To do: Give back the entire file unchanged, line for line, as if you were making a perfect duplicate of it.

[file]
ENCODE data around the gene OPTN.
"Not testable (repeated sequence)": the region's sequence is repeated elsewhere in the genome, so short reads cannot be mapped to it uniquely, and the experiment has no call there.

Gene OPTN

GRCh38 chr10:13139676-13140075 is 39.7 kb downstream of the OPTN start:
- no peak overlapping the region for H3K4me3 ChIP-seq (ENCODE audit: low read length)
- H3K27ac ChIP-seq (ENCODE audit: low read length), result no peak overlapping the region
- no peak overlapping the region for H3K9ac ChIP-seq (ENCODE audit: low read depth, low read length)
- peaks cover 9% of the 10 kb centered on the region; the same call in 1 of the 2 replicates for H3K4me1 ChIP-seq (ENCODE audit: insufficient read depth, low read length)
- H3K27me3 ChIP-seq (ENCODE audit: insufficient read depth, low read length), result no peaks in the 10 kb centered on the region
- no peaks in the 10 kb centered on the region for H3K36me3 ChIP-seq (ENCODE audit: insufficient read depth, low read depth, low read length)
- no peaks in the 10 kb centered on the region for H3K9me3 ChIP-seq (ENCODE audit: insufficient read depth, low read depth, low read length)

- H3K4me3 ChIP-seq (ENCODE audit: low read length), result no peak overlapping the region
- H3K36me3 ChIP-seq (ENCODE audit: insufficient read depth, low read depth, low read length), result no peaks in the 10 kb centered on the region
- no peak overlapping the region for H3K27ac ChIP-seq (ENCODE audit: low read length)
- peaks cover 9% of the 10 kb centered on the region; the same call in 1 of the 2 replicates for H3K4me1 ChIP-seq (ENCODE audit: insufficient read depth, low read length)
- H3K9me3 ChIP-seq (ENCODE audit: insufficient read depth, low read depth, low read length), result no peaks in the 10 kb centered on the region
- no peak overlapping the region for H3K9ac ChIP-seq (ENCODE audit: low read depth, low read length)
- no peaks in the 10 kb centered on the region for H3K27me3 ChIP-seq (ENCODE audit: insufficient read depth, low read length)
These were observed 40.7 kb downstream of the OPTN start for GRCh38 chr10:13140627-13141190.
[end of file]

ENCODE data around the gene OPTN.
"Not testable (repeated sequence)": the region's sequence is repeated elsewhere in the genome, so short reads cannot be mapped to it uniquely, and the experiment has no call there.

Gene OPTN

GRCh38 chr10:13139676-13140075 is 39.7 kb downstream of the OPTN start:
- no peak overlapping the region for H3K4me3 ChIP-seq (ENCODE audit: low read length)
- H3K27ac ChIP-seq (ENCODE audit: low read length), result no peak overlapping the region
- no peak overlapping the region for H3K9ac ChIP-seq (ENCODE audit: low read depth, low read length)
- peaks cover 9% of the 10 kb centered on the region; the same call in 1 of the 2 replicates for H3K4me1 ChIP-seq (ENCODE audit: insufficient read depth, low read length)
- H3K27me3 ChIP-seq (ENCODE audit: insufficient read depth, low read length), result no peaks in the 10 kb centered on the region
- no peaks in the 10 kb centered on the region for H3K36me3 ChIP-seq (ENCODE audit: insufficient read depth, low read depth, low read length)
- no peaks in the 10 kb centered on the region for H3K9me3 ChIP-seq (ENCODE audit: insufficient read depth, low read depth, low read length)

- H3K4me3 ChIP-seq (ENCODE audit: low read length), result no peak overlapping the region
- H3K36me3 ChIP-seq (ENCODE audit: insufficient read depth, low read depth, low read length), result no peaks in the 10 kb centered on the region
- no peak overlapping the region for H3K27ac ChIP-seq (ENCODE audit: low read length)
- peaks cover 9% of the 10 kb centered on the region; the same call in 1 of the 2 replicates for H3K4me1 ChIP-seq (ENCODE audit: insufficient read depth, low read length)
- H3K9me3 ChIP-seq (ENCODE audit: insufficient read depth, low read depth, low read length), result no peaks in the 10 kb centered on the region
- no peak overlapping the region for H3K9ac ChIP-seq (ENCODE audit: low read depth, low read length)
- no peaks in the 10 kb centered on the region for H3K27me3 ChIP-seq (ENCODE audit: insufficient read depth, low read length)
These were observed 40.7 kb downstream of the OPTN start for GRCh38 chr10:13140627-13141190.